* Kansas

SB 29, Laws 2004, defined the term "doing business" for foreign entities. Among other provisions, "doing business" does not include conducting an isolated transaction completed within 30 days; creating or acquiring debt, mortgages or security interests in property; foreclosing mortgages or other security interests in property; and holding, protecting and maintaining property so acquired.

* Louisiana

The state Supreme Court reversed (4) a lower court decision to hold that a Delaware trademark holding company had Louisiana commercial domicile and, thus, was subject to income/franchise tax. The court explained that (1) the taxpayer functioned and was substantially managed in Louisiana through its parent company and (2) numerous board of director actions occurred in the state.

In a similar decision, the Court of Appeal held that trademarks licensed by Gap Apparel acquired an in-state business situs, as they were sufficiently used in the state to become an integral part of the licensee's in-state retail businesses. (5) Thus, under economic nexus principles, Gap Apparel was deemed subject to corporate income and franchise taxes, despite no physical presence.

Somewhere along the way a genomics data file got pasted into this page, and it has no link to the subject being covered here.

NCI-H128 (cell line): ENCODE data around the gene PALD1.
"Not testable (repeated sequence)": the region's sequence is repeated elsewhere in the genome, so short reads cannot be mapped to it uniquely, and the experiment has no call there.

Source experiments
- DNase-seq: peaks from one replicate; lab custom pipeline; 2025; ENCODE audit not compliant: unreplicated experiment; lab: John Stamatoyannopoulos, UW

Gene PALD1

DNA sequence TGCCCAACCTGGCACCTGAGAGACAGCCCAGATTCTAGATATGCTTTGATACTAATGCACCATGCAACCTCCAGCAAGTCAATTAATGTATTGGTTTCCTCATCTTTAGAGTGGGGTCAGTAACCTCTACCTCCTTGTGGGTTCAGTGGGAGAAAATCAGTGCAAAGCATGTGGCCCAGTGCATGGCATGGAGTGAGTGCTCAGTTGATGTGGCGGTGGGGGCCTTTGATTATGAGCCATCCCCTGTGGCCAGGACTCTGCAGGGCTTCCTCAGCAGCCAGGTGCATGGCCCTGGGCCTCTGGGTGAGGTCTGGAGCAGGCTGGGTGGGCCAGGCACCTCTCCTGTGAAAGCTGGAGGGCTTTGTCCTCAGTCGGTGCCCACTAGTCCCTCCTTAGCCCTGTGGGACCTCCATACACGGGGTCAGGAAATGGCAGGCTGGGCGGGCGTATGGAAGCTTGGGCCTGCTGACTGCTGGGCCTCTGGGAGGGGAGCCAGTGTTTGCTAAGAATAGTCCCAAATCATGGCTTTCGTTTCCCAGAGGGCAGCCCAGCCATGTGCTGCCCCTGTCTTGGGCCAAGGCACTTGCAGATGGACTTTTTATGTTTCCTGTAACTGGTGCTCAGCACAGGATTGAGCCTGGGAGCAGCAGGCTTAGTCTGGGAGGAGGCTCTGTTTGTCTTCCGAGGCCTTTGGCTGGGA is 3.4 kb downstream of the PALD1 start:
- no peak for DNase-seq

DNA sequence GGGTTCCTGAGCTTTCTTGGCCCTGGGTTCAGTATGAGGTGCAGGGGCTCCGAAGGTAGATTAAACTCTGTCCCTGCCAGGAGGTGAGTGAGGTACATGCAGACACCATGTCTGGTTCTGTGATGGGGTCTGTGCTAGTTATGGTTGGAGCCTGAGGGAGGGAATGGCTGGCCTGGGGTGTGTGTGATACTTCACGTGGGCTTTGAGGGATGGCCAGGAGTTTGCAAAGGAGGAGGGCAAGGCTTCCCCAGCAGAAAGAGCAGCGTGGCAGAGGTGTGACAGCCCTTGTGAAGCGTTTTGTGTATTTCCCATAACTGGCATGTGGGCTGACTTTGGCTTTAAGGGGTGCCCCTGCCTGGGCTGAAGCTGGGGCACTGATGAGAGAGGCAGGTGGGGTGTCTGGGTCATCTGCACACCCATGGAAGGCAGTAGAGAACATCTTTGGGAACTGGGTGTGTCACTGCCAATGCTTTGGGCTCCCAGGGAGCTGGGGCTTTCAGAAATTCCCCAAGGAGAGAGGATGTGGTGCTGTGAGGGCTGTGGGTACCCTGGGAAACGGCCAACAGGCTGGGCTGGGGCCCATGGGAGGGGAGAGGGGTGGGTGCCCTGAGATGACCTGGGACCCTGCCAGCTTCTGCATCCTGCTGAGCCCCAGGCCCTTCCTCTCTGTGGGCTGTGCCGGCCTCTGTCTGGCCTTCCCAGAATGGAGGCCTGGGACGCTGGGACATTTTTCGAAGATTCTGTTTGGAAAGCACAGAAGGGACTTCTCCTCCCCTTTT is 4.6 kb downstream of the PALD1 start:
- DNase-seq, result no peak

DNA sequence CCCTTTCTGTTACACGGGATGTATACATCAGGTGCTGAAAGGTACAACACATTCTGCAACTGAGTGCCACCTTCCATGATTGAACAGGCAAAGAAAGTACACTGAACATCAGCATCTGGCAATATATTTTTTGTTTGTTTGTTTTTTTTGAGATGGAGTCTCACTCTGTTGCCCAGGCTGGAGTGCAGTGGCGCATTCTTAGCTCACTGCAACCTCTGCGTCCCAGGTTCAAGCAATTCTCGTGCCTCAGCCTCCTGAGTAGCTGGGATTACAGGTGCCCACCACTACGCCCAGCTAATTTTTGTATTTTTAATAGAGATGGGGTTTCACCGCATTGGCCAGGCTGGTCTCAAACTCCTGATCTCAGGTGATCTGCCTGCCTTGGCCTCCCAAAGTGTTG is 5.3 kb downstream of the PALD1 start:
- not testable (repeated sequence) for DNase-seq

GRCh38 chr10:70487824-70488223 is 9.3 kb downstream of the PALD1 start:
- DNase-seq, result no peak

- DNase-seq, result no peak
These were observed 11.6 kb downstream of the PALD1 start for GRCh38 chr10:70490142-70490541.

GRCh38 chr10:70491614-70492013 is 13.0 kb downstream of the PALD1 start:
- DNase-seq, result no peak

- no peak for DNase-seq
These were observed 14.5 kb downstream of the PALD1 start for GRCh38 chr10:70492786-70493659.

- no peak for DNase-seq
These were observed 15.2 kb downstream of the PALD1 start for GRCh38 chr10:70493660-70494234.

In another decision, the Court of Appeal held that the mere ownership of stock in a corporate REIT that receives substantial rental income from Louisiana did not subject a Nevada corporation to tax. (6) The Louisiana Supreme Court has granted certiorari in this case. (7)

* Michigan

The Court of Appeals reversed (8) a trial court to hold that a four-person instate sales force established the necessary physical presence to impose the Single Business Tax.